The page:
The benefits of continuing professional development for business school academics

Reviewing, assessing, and promoting the Continuing Professional Development (CPD) of fellow academics, is a productive and important responsibility of business school management and divisional or subject area leaders. In this blog, I discuss CPD from the perspective of the enterprise educator through critical reflection of a number of pertinent higher and enterprise education themes such as leadership, coaching, and mentoring, towards outlining five key considerations for an entrepreneurial business school.


Colleagues, curriculum, culture

Within my role as Senior Lecturer in Enterprise at UWS, I have been able to reflect on both the school and university-wide ‘picture’, and consider the remit of the modern academic in a contemporary and industry-focussed educational institution. Continuing Professional Development (CPD) contributes to this, and is extremely important in achieving individual, group, and academic school or faculty goals.

Progress in this has been evidenced through well-known methods, such as coaching, mentoring, training, and peer observation, to name a few. The nature of this developmental change also comes in many forms as per the given academic post. However, CPD flourishes, as I put it, through realising critical factors such as: retaining productive and positive colleagues, prioritising an engaging curriculum through team-based modules and programmes, and sustaining an enterprising culture which pools and shares good practice within regular forums.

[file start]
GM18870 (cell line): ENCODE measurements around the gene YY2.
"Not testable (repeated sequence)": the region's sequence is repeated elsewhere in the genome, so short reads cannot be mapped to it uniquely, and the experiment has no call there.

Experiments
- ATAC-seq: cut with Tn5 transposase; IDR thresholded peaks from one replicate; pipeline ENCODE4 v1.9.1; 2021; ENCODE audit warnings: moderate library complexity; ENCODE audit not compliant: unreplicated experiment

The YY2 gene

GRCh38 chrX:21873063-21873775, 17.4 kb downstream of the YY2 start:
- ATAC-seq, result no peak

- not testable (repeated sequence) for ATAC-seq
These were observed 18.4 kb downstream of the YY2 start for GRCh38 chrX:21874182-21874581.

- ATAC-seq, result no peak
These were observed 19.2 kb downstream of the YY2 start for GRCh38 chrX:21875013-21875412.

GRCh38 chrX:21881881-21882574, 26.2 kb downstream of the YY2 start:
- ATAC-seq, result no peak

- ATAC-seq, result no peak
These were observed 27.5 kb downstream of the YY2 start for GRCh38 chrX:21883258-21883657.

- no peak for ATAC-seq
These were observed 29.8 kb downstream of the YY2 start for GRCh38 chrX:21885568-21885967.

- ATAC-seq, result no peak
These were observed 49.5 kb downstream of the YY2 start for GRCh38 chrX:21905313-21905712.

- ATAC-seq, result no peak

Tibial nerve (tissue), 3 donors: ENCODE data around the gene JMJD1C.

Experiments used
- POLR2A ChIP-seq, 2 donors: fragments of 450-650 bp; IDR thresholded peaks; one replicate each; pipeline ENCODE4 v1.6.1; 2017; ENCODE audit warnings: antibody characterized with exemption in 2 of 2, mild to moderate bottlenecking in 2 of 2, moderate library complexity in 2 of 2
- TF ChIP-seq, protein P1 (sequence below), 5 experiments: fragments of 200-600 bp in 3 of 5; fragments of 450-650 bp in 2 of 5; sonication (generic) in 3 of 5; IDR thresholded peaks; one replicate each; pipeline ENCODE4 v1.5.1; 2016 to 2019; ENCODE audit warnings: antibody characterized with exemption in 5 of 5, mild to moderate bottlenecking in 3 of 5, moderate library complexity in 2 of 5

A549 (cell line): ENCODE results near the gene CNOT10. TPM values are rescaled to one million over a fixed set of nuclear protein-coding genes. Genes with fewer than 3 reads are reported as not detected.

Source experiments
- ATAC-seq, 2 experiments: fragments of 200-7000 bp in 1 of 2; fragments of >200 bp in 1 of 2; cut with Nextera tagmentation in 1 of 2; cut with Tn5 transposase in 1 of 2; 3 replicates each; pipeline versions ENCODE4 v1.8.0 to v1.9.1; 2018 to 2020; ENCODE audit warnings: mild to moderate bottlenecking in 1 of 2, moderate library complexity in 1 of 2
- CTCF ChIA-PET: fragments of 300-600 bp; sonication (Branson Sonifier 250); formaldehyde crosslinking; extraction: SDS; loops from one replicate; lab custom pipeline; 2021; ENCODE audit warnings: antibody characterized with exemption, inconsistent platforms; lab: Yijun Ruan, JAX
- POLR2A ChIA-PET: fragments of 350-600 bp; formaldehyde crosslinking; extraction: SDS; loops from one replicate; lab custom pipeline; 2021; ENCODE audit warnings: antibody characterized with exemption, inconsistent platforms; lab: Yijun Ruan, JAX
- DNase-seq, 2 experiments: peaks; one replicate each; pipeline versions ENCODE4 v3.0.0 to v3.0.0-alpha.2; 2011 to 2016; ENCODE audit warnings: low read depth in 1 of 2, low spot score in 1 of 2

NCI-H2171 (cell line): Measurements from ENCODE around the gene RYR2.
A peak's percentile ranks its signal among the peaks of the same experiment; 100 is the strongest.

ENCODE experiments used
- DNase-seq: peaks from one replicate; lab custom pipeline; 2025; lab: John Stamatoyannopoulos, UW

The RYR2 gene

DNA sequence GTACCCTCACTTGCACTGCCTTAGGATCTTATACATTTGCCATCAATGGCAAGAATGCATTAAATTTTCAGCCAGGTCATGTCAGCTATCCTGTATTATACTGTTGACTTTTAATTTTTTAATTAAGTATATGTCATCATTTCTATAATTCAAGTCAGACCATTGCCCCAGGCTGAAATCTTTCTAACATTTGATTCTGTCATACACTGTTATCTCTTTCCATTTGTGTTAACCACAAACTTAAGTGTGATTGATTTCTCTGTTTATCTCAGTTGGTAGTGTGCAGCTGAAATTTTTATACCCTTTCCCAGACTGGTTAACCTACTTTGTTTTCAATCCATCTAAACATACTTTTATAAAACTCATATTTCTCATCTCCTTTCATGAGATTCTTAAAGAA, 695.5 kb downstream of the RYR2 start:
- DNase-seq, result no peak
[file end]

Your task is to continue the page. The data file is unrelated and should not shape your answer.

The Enterprise Educator & CPD

Within my own day-to-day work, CPD through enterprising activities allows for heightened engagement with various pedagogies, platforms, and people both within and outwith the business school.

The demands of enterprise and entrepreneurship education, which focus heavily on skills development and/or new venture creation, lead towards pragmatic forms of module delivery, programmes and events which promote entrepreneurialism, and student-centric or group-based exercises.

Concerning the growing team of enterprise academics and business professionals within UWS in recent years, this has led to the increased promotion of enterprise and entrepreneurship education, and a determined, enterprising culture. Examples of which lie in our on-campus and online business incubation service for students, staff, and recent alumni; our suite of enterprise modules at undergraduate and postgraduate levels; the new student-led ‘Business Society’, for future managers, leaders, and entrepreneurs; and, our guest speaker series discussing themes and topics related to enterprise and entrepreneurialism.

The embedding of CPD activities and learning opportunities, implemented and championed by senior members of our Enterprise Team, has contributed to these recent successes.

Recent CPD activities include the mentoring of new colleagues in module development and enterprise teaching methods, understanding core systems and processes which support what we do, encouraging digital upskilling and media communications for module content and enterprise events, and coaching new staff in leading projects which both enhance the student experience and continue our links with industry.